This article was assigned around the time of Valentine’s Day. It was easy to gather interviews because many people were more than happy to talk about their experience with the game.
By JACQUELINE GELLER
Love is in the air here — or at least on paper.
The junior class brought back their annual Compatibility Game to spread some cheer before Valentine’s Day.
Junior adviser and fitness teacher Ginny Clevenger has run the event with her classes since 2005, since the idea of hosting a school-wide game was hers.
Junior Class Council Member Kathryn Willis of Tinton Falls said she is a fan of the game.
“It’s always been a nice, fun thing to get people in the mood for Valentine’s Day,” Willis said.
Students were given a questionnaire with inquiries ranging from their hobbies to their opinions on love at first sight, and then they later had the option to buy their result sheets for $2. Willis said the profits from the fundraiser will go toward major events for the juniors next year, such as prom, the class trip and the senior dinner.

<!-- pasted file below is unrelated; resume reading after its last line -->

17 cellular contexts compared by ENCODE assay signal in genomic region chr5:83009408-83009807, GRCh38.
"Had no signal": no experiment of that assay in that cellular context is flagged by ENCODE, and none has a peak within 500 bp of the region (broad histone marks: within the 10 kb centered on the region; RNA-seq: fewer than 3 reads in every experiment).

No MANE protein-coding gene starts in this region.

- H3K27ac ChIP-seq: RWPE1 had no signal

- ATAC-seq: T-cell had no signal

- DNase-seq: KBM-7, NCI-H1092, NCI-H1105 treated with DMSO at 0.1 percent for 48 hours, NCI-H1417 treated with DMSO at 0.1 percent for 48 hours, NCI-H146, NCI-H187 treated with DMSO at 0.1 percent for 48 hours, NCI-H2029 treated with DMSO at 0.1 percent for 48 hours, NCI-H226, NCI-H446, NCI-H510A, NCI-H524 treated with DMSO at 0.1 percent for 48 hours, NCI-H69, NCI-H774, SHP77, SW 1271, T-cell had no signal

“All that we really have to worry about is getting the word out and getting people to participate, which hasn’t been a huge challenge,” Willis said. “Mrs. Clevenger is a great help with organizing the results and physically sending them out.”
The answers were sent to a company that looks at each person’s answers and calculates their dream match and worst nightmare, along with the school’s most compatible girl and guy.
This year, the most compatible girls were EE, GC, JF, KE and ND, while the five most compatible guys were AC, AW, JW, LM and TR, Clevenger said.
Sophomore Christina Flynn of Middletown said she thought the junior’s fundraiser was successful this year.
“I know, for me at least, it’s very funny to see who you are ‘compatible with.’ I will definitely participate in the compatibility test next year,” Flynn said.
Junior Matt Miller of Wall said he thinks the test is an opportunity to meet new friends.
“I think the compatibility test is a fun and cute little way to meet somebody you haven’t necessarily talked to at CHS before,” Miller said.